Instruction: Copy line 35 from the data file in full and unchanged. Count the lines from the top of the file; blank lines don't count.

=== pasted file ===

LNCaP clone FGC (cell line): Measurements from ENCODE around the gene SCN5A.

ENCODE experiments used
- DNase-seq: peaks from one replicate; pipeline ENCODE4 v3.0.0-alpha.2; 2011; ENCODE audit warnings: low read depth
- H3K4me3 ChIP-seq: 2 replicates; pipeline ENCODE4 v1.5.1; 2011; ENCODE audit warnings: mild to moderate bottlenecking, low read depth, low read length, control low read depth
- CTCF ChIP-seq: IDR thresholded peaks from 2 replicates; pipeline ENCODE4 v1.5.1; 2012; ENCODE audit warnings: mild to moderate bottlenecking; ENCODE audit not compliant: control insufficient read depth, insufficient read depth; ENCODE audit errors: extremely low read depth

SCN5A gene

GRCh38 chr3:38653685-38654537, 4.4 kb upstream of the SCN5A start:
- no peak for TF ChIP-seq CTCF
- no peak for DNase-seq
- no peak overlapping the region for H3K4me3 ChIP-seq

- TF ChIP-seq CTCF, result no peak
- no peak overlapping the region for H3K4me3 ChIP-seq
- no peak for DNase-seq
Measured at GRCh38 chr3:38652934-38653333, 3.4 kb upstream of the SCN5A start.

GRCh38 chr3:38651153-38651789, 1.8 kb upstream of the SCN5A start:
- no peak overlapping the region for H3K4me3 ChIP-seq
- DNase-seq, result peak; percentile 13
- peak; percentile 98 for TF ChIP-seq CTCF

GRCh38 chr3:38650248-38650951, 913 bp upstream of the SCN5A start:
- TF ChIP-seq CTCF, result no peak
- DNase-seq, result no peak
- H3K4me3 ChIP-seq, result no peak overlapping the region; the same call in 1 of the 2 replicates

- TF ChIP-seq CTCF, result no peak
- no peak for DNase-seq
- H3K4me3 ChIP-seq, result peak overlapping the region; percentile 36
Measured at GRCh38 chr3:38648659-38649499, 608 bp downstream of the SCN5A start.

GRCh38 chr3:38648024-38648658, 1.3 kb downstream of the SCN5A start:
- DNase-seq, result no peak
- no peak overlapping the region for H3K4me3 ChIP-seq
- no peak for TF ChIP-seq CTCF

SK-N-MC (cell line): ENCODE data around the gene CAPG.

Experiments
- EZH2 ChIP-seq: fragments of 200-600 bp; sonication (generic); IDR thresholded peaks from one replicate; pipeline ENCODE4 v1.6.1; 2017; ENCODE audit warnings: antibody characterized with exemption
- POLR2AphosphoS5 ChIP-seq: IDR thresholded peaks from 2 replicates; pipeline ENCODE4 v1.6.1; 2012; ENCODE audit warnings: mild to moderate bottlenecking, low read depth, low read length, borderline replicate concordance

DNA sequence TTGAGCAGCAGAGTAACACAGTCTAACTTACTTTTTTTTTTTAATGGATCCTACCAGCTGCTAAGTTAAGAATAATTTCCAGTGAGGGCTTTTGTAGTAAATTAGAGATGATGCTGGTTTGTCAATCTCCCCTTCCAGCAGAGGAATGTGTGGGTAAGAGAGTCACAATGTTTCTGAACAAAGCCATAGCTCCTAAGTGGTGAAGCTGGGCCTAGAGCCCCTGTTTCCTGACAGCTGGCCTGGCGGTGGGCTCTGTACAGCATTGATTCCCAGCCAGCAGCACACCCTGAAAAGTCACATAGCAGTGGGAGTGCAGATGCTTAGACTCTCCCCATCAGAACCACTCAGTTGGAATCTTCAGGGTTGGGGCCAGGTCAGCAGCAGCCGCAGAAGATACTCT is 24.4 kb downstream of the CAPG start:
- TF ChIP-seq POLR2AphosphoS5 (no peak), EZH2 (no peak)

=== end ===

DNA sequence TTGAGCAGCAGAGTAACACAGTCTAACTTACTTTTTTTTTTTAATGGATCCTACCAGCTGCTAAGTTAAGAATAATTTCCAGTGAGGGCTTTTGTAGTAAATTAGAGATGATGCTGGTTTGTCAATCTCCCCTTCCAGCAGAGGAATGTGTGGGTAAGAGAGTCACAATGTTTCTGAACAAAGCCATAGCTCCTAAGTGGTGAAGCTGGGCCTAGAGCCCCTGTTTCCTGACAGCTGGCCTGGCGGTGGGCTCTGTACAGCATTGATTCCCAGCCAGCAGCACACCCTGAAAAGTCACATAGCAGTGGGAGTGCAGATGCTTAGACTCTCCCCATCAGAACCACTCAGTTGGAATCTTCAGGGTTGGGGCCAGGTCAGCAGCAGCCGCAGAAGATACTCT is 24.4 kb downstream of the CAPG start: